Marine Corps Reserve PFC J. L. Hancock, killed in World War II, will finally be returned to his family and, on August 4, 2021, laid to rest - in American soil - with full military honors (229027745).
Born May 8, 1922, in McLean, Texas, J. L. was the 3rd of five children blessed to the union of William Loss and Ethel Amanda (nee Boyles) Hancock.
J. L. enlisted in the United States Marine Corps Reserves on February 17, 1942, in Oklahoma City, Oklahoma and received his boot training at San Diego before being shipped out into the Pacific Theater to face Japanese Imperial Forces.
Following the "Battle of Guadalcanal", the guys enjoyed the sights, scenes and hospitality of New Zealand. There, many received medical treatment for tropical ailments; while some continued to suffer wounds - of all kinds - dealt by their Japanese foes. For J. L., that first bit of R&R in Wellington was spent hospitalized for malaria. He soon received a clean bill of health though, and joined his buddies in their local adventures as they awaited orders for their next campaign.
Private First Class Hancock was with his brothers in Bravo Company, 1st Battalion of the 6th Marines (B-1/6) when they landed on Betio as part of Operation: GALVANIC. The mission of the 2nd Marine Division was to secure the island in order to control the Japanese airstrip in the Tarawa Atoll; thereby preventing the Japanese Imperial forces from getting closer to the United States, and enabling US forces to get closer to mainland Japan. It would become one of the bloodiest battles in the Corps history.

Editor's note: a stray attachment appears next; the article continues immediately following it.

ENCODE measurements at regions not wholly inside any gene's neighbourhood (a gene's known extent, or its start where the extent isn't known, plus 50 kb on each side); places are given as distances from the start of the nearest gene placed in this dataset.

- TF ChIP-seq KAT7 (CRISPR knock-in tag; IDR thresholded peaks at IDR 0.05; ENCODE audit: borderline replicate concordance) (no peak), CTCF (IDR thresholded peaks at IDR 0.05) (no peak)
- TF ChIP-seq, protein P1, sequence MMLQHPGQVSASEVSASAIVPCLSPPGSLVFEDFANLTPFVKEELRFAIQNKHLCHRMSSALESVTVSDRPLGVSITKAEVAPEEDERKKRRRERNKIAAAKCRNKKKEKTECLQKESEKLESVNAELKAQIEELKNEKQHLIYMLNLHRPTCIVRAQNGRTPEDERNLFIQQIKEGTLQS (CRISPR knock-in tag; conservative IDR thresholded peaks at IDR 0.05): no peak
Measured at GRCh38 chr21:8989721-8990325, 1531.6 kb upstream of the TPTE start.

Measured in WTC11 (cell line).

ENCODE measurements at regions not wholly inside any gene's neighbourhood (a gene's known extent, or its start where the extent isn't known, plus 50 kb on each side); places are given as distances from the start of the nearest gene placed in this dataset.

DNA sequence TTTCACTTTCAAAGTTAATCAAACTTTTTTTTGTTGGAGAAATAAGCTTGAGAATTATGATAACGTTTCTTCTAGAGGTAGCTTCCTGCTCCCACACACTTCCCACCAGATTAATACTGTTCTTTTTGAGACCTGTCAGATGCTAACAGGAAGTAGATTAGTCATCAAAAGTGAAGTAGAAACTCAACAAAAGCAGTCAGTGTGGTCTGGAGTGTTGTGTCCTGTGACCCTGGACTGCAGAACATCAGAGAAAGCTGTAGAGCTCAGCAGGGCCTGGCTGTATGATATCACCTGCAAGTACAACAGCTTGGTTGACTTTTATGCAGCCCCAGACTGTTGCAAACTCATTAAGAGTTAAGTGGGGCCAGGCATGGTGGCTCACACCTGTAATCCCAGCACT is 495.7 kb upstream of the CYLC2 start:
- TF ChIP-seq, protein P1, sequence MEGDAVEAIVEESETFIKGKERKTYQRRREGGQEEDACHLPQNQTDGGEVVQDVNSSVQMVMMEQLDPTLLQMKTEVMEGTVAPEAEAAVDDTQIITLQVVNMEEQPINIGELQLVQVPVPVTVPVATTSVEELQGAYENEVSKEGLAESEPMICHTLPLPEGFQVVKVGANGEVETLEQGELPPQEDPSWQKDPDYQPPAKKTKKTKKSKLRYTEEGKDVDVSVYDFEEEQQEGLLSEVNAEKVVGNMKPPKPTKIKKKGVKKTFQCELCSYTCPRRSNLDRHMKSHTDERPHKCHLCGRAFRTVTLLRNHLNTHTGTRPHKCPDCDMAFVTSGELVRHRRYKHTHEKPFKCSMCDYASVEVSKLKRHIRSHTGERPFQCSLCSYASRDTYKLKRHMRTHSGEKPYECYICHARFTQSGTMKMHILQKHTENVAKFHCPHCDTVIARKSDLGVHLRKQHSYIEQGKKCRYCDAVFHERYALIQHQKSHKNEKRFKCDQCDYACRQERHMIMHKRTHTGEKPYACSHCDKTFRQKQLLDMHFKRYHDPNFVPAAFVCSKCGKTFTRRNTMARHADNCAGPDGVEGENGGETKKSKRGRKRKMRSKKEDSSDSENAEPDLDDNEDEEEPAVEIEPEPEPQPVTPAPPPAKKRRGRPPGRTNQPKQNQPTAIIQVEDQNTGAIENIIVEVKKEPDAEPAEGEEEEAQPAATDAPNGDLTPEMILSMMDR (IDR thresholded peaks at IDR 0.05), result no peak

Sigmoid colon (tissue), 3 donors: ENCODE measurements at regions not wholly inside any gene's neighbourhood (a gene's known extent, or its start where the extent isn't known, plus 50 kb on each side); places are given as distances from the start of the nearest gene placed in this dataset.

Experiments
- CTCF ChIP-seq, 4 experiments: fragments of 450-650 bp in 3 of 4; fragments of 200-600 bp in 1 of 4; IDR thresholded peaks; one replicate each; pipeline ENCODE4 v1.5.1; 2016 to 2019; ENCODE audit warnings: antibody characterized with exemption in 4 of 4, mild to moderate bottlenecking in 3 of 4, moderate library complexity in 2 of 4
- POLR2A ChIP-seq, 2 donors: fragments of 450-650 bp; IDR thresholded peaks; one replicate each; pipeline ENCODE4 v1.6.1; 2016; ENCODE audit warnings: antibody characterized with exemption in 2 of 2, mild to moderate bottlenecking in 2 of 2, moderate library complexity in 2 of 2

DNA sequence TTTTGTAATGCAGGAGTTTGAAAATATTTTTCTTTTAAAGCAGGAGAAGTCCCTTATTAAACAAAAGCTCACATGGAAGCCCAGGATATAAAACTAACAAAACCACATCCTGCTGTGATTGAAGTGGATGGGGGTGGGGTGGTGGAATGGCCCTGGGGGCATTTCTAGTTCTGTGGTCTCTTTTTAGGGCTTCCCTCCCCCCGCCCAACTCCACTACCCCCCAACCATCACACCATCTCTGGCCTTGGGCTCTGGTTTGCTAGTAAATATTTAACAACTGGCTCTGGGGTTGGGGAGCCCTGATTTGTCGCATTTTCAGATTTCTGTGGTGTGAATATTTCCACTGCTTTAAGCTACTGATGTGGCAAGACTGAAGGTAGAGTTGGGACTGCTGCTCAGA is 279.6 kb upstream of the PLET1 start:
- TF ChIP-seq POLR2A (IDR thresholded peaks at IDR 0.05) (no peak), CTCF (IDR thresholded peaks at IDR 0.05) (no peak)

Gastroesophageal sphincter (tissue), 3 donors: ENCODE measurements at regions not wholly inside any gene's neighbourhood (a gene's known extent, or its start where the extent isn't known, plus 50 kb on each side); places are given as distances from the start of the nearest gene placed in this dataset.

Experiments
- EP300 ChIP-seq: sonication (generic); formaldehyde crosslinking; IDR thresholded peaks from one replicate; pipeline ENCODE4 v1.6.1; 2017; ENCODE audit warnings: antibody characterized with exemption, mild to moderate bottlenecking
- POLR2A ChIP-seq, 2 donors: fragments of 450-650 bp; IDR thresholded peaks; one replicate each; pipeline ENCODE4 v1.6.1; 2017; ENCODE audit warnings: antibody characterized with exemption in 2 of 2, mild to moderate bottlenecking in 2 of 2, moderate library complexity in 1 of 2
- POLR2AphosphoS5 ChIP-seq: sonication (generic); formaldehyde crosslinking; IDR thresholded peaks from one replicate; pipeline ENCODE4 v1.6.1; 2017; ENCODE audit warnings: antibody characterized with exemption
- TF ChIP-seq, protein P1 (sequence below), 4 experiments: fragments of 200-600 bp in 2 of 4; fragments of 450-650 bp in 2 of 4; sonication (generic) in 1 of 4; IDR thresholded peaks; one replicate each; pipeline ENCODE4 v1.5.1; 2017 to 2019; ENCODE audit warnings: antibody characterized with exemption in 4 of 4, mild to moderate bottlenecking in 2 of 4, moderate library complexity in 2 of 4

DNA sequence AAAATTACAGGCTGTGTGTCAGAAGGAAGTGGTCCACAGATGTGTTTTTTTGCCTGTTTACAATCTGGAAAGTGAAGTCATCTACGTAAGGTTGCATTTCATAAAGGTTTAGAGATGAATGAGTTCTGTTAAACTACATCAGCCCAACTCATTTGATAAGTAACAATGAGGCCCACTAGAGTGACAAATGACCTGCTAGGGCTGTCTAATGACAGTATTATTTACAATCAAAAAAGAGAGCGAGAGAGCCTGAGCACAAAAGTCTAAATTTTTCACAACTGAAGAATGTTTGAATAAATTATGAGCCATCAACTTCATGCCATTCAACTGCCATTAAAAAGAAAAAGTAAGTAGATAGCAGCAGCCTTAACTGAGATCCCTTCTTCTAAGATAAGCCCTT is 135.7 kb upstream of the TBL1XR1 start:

It was November 22, 1943 (D+2 of the "Battle of Tarawa"), young J. L. - just 21 years old - perished. He was reportedly soon buried in Row D of the East Division Cemetery, later renamed Cemetery 33, on Betio Island - a temporary location chosen by his fellow Marines, the survivors of the battle, until the Fallen could be recovered and returned to their families.
Having a loved one away from home during the holidays is always trying; however, having a son or husband off fighting in the war left the whole family on edge. The fact that this battle took place just before Thanksgiving meant that most of the families, who had unknowingly earned their Gold Star, would receive their heart-wrenching telegrams on Christmas Eve – some Christmas Day or even New Years Day.
For his service and sacrifice, J. L.'s parents accepted his awards and decorations, including:
- Purple Heart
- Combat Action Ribbon
- World War II Victory Medal
- American Campaign Medal
- Marine Corps Presidential Unit Citation
- Asiatic-Pacific Theater Campaign Medal
- Marine Corp Expeditionary Medal, and
- Gold Star Lapel Button.
Also left to mourn his passing were siblings, Clevy Dolen Hancock, Juanita Ruth "Ada"(Mrs Neal) McBroom, Naomi Walene (Mrs Howard) Chapman and Wanda Faith "Faith" (Mrs James) Thorman.
J. L. HANCOCK REPORTED KILLED IN ACTION
J. L. Hancock, nephew of Mrs. T. A. Yeager, 816 Spring Street, has been killed in action. Mr & Mrs. Yeager this morning were notified of the War Department's message, sent to her brother, W. L. Hancock of McLean, father of the Marine. J. L. Hancock volunteered more than a year ago, saw action in the South Pacific, contracted malaria recovered and was back at the front. Memorial services are being planned at McLean.
Source: The Amarillo Globe (1943-12-23, pg 3)
J. L. HANCOCK IS KILLED